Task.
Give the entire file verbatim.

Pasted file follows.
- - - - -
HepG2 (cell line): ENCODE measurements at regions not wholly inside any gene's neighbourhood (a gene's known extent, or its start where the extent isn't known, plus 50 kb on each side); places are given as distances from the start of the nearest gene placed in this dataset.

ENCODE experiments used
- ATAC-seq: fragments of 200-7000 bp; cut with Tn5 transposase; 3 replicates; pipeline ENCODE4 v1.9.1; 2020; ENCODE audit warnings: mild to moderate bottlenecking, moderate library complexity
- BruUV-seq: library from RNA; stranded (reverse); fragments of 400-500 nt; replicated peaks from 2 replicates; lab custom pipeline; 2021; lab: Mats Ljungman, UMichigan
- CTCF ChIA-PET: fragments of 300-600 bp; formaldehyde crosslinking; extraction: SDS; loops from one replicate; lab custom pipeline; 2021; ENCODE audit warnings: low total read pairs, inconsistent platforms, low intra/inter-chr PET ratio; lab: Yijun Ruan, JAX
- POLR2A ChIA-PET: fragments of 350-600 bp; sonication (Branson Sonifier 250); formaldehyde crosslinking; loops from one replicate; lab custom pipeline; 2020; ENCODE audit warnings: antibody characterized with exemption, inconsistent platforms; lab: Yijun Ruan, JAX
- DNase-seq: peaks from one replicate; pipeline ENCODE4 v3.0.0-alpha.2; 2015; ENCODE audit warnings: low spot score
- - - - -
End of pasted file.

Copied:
HepG2 (cell line): ENCODE measurements at regions not wholly inside any gene's neighbourhood (a gene's known extent, or its start where the extent isn't known, plus 50 kb on each side); places are given as distances from the start of the nearest gene placed in this dataset.

ENCODE experiments used
- ATAC-seq: fragments of 200-7000 bp; cut with Tn5 transposase; 3 replicates; pipeline ENCODE4 v1.9.1; 2020; ENCODE audit warnings: mild to moderate bottlenecking, moderate library complexity
- BruUV-seq: library from RNA; stranded (reverse); fragments of 400-500 nt; replicated peaks from 2 replicates; lab custom pipeline; 2021; lab: Mats Ljungman, UMichigan
- CTCF ChIA-PET: fragments of 300-600 bp; formaldehyde crosslinking; extraction: SDS; loops from one replicate; lab custom pipeline; 2021; ENCODE audit warnings: low total read pairs, inconsistent platforms, low intra/inter-chr PET ratio; lab: Yijun Ruan, JAX
- POLR2A ChIA-PET: fragments of 350-600 bp; sonication (Branson Sonifier 250); formaldehyde crosslinking; loops from one replicate; lab custom pipeline; 2020; ENCODE audit warnings: antibody characterized with exemption, inconsistent platforms; lab: Yijun Ruan, JAX
- DNase-seq: peaks from one replicate; pipeline ENCODE4 v3.0.0-alpha.2; 2015; ENCODE audit warnings: low spot score